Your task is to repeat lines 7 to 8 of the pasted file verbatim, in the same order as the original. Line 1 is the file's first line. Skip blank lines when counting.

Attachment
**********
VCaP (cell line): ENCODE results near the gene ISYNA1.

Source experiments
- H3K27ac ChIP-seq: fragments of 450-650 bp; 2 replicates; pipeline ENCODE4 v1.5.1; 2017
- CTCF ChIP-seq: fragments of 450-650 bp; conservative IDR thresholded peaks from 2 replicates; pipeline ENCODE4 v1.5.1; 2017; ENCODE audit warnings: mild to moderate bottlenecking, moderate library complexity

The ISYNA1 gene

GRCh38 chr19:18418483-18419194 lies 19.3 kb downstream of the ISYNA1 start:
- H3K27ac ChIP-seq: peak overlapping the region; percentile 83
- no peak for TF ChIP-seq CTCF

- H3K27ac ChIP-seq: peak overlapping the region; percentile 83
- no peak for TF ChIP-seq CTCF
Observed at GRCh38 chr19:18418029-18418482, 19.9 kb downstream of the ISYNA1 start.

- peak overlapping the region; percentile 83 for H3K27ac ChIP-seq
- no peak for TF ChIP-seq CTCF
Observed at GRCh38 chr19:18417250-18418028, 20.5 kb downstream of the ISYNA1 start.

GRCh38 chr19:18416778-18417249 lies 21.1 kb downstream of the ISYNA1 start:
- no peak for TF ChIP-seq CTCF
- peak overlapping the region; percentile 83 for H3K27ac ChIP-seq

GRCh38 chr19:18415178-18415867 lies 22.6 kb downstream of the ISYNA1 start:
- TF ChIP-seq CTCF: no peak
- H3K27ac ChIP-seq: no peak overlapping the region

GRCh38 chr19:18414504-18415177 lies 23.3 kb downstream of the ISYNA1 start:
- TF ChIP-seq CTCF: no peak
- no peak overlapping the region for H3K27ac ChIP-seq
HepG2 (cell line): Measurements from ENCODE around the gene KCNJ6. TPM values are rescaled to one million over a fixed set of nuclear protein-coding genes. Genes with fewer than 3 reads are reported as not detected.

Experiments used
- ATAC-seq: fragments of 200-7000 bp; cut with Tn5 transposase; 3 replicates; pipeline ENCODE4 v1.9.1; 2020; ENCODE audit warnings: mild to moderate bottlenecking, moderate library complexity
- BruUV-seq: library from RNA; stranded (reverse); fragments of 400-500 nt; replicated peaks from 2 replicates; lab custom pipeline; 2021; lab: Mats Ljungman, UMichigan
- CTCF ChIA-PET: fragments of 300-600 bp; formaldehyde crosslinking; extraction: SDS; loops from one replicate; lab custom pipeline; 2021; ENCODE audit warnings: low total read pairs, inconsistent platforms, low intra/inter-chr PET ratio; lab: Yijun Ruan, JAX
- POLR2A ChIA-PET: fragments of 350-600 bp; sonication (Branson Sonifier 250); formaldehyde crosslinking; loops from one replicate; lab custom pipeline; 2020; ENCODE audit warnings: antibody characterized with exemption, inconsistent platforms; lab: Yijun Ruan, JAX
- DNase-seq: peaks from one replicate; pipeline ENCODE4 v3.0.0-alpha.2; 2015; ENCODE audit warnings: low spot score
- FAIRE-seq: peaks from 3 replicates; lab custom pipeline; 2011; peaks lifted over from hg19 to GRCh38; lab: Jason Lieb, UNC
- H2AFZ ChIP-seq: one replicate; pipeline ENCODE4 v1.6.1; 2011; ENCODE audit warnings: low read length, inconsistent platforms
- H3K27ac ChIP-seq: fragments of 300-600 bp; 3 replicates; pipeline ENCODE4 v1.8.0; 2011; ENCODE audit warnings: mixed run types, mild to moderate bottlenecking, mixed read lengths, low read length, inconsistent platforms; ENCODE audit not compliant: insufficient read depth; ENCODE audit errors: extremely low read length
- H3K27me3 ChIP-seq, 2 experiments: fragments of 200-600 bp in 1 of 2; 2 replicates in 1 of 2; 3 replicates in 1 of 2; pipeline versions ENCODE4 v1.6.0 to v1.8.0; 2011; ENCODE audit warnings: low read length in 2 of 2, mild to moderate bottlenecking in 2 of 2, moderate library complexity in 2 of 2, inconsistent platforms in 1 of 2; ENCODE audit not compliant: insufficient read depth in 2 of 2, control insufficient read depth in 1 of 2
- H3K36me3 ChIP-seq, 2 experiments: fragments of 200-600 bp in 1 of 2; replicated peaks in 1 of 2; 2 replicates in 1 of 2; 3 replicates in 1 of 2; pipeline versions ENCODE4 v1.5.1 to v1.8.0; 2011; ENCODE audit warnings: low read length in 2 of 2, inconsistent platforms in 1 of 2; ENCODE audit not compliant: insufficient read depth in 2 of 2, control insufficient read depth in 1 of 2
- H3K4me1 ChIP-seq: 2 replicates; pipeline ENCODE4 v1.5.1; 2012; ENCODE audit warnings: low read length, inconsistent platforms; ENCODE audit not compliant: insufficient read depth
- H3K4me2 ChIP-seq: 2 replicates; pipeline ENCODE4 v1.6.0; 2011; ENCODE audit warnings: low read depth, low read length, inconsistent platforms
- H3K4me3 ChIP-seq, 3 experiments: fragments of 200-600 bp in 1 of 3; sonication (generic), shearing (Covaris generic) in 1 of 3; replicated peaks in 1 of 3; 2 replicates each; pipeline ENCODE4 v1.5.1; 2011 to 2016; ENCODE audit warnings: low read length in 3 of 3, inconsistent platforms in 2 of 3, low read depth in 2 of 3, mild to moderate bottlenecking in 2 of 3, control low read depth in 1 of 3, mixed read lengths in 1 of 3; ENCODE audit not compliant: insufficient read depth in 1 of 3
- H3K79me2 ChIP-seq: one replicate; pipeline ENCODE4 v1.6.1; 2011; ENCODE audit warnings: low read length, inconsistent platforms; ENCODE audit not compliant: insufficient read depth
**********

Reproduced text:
- H3K27ac ChIP-seq: peak overlapping the region; percentile 83
- no peak for TF ChIP-seq CTCF